Set in 1912 Warhorse tells the store of a boy called Albert Narracott and his family that lives in Devon in the United Kingdom. His father Ted buys a young colt (horse) at an auction for way over the asking price after competing with other local farmers for the colt.
Ted takes the colt back home and young Albert his son forms an unbreakable bond between him and the horse. Looking after him, riding and ultimately teaches the colt (Joey) as names him, a skill that will in the future save his life in World War 1.
Against all odds, Albert trains Joey to a plough horse earning his keep on their farm. Ted, Alberts father eventually sells Joey to make the rent on the farm to Alberts devastation. Joey is sold to the army in 1914 to be a war horse to help fight the Germans.
Four years later and Albert enlists in the army still with Joey on his mind. Without giving the ending away the story is incredibly emotional.
Last night Emma and I attended the opening night of War Horse at the Lowry in Salford Quays. Dark and dramatic the scene opens. A little strip of the screen is above the stage really effective at portraying the moving background as the actors are performing. Particularly effective in the dramatic scenes at the end where Joey is running into the barbed wire and when one of the cast dies as the screen turns to red blood.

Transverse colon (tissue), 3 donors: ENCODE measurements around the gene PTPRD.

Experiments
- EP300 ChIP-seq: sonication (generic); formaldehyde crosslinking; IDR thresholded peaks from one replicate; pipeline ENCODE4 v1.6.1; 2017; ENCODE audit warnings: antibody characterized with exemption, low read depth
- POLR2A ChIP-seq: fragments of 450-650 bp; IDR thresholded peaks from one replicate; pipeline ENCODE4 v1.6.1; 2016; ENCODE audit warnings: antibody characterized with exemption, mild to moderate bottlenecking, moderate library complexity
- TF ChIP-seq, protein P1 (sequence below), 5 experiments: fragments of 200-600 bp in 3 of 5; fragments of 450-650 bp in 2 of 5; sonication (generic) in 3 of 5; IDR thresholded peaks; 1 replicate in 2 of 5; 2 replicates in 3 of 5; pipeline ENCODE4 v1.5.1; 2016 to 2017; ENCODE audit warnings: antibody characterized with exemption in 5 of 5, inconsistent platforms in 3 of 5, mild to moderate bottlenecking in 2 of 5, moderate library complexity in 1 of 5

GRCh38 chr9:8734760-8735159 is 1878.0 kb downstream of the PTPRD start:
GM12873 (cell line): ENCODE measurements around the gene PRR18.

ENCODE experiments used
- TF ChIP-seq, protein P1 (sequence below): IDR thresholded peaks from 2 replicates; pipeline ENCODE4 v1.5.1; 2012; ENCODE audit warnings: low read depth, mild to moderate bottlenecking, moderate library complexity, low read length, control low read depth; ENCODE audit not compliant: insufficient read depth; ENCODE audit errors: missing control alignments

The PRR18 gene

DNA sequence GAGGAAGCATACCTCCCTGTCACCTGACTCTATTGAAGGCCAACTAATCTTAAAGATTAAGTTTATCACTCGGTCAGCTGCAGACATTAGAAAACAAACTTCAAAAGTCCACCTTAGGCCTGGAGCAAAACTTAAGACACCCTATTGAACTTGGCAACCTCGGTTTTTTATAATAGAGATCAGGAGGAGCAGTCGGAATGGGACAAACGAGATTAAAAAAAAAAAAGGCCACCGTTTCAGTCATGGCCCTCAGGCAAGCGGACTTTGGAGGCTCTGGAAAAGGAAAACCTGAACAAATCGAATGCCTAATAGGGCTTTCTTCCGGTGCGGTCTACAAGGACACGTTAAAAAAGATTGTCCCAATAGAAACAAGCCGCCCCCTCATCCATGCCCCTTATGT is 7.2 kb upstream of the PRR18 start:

Credit: Brinkhoff & M+Âgenburg
The lead Albert is played by Thomas Dennis a young and enthusiastic actor who plays the part with pride and innocence (especially as a young boy) his relationship between him and Joey is at times heartwarming. Joey is controlled by three actors and actresses who one person controls the head and two others control the body and back and tail. They really bring the puppet to life and even making the horse sounds and wagging its tail you can get lost in thinking its a real animal. Well done Toby Sedgwick the director of movement and horse choreography who really captured Joeys and Topthorn personalities through your direction.
Without a doubt, the production is dark at times, with gunshots so loud you literally jump out of your seat. Nick Stafford really captured the tone and feel how it would have been to be in World War 1.
The soldier’s parts coming into the audience and playing the trumpet and various instruments were effective it really brings the audience closer to the action and makes you feel part of it.
I enjoyed the set design simple and very effective with the screen above and moving of barriers around the actors really brought it to life.
Credit: Brinkhoff & M+Âgenburg
All in all, I well written, directed and stunning piece of production. Sad and dark at times and a very an emotional ending. Very talented cast and crew and an unforgettable story originally written by Michael Morpurgo and adapted by Nick Stafford.
War horse has been seen by over 7 million people, worldwide and has won over 25 awards including a Tony Award for best play on Broadway. You must go and see this heartwarming production.
I warn you though take your tissues for this one!
On until Saturday 30th June 2018
Review by Amy Parkinson